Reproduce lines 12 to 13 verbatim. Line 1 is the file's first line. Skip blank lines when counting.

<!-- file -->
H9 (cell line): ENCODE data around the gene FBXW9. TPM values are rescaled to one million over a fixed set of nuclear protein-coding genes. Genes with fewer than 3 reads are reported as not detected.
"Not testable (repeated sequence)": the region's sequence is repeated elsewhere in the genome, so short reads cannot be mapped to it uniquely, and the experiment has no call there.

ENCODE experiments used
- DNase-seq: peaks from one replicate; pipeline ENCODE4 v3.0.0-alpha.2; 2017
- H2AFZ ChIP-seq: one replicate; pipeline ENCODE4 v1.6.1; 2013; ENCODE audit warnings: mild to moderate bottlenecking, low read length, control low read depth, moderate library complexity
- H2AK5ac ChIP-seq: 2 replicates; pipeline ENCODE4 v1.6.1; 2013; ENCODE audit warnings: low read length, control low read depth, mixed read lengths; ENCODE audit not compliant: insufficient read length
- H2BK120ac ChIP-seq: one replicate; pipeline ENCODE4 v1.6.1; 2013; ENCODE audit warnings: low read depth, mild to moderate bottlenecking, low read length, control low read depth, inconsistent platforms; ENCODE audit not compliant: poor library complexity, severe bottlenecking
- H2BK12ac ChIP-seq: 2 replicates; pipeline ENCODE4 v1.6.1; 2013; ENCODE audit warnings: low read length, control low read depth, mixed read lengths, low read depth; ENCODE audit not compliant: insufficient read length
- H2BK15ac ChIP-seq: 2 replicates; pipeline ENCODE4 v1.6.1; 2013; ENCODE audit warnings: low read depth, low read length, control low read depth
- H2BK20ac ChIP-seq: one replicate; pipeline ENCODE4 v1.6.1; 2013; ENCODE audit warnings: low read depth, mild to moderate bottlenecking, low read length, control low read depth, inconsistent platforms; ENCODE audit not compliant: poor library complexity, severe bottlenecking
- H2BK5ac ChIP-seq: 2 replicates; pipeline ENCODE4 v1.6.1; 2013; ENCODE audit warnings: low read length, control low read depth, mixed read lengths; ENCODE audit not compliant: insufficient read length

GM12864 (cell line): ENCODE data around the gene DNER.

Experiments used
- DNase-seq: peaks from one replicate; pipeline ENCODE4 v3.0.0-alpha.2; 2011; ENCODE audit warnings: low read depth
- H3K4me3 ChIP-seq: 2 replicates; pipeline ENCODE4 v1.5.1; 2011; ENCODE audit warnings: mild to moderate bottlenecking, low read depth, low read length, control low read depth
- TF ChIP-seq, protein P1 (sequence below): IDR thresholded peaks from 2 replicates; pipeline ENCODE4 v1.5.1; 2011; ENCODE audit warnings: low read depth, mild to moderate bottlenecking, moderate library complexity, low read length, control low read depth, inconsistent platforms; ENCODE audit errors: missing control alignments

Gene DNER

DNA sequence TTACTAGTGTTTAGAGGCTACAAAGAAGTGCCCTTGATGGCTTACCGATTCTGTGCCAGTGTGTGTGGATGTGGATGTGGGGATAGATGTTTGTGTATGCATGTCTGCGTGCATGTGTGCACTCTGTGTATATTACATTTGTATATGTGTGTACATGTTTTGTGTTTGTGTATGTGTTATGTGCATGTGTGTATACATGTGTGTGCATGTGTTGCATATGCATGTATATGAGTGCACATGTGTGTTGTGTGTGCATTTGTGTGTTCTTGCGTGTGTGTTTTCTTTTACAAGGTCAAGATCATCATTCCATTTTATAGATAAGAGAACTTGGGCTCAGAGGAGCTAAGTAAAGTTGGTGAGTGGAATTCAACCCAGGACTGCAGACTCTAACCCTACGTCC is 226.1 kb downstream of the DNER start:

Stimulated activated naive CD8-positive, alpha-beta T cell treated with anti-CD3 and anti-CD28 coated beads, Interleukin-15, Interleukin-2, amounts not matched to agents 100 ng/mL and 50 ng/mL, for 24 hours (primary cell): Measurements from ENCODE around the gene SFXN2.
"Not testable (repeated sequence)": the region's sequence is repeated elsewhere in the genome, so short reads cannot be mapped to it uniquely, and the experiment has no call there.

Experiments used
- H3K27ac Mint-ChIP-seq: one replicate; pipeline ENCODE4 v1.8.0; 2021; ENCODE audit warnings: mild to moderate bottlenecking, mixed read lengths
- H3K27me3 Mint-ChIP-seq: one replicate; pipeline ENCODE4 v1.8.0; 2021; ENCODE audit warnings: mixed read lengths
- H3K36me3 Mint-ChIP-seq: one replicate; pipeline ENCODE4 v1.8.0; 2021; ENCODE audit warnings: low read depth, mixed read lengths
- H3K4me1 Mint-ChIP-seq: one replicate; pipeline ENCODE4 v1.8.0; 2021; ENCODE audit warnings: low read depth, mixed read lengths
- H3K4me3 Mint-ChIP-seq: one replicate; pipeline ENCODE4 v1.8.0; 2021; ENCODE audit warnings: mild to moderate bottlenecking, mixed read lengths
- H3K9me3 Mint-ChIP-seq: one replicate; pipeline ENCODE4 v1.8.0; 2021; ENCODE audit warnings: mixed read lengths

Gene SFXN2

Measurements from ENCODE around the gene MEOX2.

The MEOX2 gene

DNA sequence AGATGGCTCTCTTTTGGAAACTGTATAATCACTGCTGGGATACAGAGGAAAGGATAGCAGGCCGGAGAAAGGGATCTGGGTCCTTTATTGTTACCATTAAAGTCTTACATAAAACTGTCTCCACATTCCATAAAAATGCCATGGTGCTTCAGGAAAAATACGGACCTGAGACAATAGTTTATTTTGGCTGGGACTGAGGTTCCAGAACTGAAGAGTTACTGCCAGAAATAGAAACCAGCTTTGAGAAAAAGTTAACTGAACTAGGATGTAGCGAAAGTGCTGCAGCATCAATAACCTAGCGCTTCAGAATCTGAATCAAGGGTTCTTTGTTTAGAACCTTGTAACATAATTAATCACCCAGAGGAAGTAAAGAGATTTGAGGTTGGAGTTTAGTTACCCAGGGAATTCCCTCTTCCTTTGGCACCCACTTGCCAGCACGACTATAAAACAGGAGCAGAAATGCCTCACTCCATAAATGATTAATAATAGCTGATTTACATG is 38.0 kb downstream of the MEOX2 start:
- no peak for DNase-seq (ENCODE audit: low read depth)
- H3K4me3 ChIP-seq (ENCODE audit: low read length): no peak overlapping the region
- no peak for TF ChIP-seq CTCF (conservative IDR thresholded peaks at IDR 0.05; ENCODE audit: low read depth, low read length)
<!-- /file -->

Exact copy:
GM12864 (cell line): ENCODE data around the gene DNER.

Experiments used